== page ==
BMW G26 i4 M50

We’ve all heard a lot about the BMW i4 over the last few years, and now that the model is finally hitting the streets around the world, with the first units delivered in Europe toward the end of last year, it’s only a matter of time until we learn just how fast and capable BMW’s first mass market electric sport sedan is. We’ve done a paper comparison between the i4 M50 and the G80 M3 model lineup, and there are a number of test drive videos and articles available online, but we’re still waiting for a true instrumented test of the i4—specifically the M Performance M50.

Aside from internal challengers in the form of the 3 Series, 4 Series Gran Coupé, and the M3, the i4’s most important market competitor is the Tesla Model 3, which has effectively owned its segment since its 2017 arrival. The i4 is the first serious contender to give the Model 3 an ultimatum, and represents one of the first big steps by an established automaker with more than a century of experience building cars into the world of electric vehicles, specifically sport sedans. The M in BMW still stands for Motoren, however, which has to mean something, even in there world of electric drive units delivering instant torque.

In a recent video by Carwow, the BMW i4 M50 is put up against the Tesla Model 3 Performance in a drag race on a runway. The Model 3 Performance is outgunned by the i4 M50 in terms of sheer output, but the Tesla boasts the counter advantage of weighing significantly less. We won’t reveal the final outcome of the video, but it’s clear that the two electric vehicles were designed with different things in mind, and that the driving experience still takes precedence at BMW—even after all these years.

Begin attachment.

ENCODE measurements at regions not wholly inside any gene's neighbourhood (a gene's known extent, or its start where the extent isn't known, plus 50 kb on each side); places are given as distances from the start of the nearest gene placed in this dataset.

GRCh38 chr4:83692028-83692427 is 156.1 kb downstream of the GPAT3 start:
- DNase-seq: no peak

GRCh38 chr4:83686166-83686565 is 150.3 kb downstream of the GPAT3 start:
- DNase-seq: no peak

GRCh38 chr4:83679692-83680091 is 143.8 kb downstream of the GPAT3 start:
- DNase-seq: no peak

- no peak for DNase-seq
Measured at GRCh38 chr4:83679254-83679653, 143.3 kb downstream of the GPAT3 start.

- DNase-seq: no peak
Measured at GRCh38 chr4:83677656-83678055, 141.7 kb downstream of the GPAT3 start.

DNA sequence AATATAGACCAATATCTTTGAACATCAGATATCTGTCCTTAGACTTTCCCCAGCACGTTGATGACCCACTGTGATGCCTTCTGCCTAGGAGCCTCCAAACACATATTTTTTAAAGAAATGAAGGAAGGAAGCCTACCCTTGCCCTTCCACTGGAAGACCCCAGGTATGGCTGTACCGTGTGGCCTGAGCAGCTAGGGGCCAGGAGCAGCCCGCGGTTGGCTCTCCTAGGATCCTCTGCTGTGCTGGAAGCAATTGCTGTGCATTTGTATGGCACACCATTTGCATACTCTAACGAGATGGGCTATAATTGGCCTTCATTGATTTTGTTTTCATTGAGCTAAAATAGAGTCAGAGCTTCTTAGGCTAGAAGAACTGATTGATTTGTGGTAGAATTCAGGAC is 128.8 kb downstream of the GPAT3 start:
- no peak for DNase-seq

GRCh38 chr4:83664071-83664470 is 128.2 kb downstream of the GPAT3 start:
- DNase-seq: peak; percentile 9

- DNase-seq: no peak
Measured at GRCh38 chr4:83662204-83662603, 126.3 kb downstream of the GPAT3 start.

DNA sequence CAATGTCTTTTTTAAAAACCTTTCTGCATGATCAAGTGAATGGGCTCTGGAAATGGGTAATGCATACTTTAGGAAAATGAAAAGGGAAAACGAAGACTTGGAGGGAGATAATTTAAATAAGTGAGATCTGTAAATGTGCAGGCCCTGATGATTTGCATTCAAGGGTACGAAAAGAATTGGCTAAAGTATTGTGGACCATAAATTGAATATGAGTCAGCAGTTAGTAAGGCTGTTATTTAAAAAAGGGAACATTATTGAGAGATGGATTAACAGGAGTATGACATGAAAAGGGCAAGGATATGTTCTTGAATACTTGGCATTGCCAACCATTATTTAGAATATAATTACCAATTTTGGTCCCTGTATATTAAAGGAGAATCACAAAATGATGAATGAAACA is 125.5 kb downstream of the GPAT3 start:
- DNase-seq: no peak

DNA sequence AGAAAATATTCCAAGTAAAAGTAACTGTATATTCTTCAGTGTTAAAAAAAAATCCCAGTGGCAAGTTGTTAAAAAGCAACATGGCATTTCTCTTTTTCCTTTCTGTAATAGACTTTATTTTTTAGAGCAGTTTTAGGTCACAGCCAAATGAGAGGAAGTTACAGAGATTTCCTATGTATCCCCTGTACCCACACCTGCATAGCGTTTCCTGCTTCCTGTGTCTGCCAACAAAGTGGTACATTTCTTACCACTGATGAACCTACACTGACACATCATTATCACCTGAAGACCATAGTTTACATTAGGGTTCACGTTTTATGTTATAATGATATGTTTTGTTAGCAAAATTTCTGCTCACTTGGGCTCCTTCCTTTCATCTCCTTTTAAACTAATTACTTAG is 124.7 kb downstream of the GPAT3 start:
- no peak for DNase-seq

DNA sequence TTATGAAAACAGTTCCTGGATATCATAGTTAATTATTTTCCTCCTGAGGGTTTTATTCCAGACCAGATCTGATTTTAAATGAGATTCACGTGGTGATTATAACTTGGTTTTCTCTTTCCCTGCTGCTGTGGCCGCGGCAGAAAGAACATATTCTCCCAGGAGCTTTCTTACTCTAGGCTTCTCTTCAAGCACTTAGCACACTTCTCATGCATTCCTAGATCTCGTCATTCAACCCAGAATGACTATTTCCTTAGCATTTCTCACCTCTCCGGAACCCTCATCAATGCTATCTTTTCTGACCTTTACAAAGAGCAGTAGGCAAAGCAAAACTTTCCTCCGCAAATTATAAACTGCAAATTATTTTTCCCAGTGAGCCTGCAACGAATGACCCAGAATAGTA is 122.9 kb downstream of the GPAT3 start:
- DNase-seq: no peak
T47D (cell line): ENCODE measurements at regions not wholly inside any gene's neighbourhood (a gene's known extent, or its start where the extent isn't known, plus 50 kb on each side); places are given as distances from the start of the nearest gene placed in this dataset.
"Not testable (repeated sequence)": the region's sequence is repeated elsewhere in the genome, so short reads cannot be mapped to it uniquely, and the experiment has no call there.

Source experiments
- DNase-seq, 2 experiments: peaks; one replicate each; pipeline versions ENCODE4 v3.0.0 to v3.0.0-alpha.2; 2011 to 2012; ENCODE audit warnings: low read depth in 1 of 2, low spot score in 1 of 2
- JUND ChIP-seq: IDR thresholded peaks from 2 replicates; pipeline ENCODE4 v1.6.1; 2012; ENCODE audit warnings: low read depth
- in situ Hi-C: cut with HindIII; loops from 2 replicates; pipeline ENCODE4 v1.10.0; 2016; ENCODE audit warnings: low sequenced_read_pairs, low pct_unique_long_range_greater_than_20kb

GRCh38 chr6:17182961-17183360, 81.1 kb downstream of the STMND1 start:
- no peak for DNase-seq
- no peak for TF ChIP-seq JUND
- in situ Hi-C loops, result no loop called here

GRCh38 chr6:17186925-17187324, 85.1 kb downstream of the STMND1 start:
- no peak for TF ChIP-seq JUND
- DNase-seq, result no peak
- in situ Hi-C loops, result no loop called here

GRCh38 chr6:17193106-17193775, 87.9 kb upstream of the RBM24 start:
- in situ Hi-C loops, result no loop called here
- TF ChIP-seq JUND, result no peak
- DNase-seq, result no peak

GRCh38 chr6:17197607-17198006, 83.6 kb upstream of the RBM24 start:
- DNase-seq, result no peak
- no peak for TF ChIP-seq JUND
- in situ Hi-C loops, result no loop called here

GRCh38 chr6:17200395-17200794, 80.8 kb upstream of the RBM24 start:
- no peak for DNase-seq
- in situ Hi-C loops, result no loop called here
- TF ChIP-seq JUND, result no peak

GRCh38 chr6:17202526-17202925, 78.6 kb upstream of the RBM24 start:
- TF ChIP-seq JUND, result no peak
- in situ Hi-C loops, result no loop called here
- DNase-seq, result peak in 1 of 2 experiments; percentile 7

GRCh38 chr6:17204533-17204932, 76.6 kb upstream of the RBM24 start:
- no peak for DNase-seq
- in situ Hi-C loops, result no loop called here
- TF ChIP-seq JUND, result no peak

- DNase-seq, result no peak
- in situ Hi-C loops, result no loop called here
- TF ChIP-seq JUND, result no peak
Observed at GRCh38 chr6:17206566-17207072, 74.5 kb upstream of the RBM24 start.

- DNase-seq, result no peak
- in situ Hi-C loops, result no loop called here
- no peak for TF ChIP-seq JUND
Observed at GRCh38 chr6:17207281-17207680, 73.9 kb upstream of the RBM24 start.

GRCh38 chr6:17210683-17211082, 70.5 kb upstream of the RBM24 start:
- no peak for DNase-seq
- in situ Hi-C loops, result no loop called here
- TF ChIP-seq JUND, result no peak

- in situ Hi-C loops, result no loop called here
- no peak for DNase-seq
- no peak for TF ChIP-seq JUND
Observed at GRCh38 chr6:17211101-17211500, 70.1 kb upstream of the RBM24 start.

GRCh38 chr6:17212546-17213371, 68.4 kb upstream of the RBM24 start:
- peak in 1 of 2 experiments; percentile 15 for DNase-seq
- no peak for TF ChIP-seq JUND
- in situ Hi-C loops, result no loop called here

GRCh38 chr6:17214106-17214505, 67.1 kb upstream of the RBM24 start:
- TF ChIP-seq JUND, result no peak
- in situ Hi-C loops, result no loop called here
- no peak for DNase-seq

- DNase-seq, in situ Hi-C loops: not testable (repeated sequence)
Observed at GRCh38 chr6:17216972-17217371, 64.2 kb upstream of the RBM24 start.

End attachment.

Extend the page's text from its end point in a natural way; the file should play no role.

When the i4 M50 is put through its paces, it seems obvious that BMW still managed to inject the feeling and performance of an internal combustion engine into the electric sport sedan. This is in contrast to the Model 3 Performance, which relies on brute force off the line to make a statement. The i4 M50 is aided by its own form of launch control, but once the initial blast of torque from the electric motors has subsided, the BMW continues to gather speed in a manner many of us have become accustomed to when extracting maximum performance from a high-revving internal combustion engine like an inline six. It’s one reason why Mat Watson, the guy behind the wheel of the i4 M50 in the video, suggests that the BMW is still built for the autobahn.—Alex Tock

[Photo courtesy BMW AG. Video courtesy Carwow on YouTube.]

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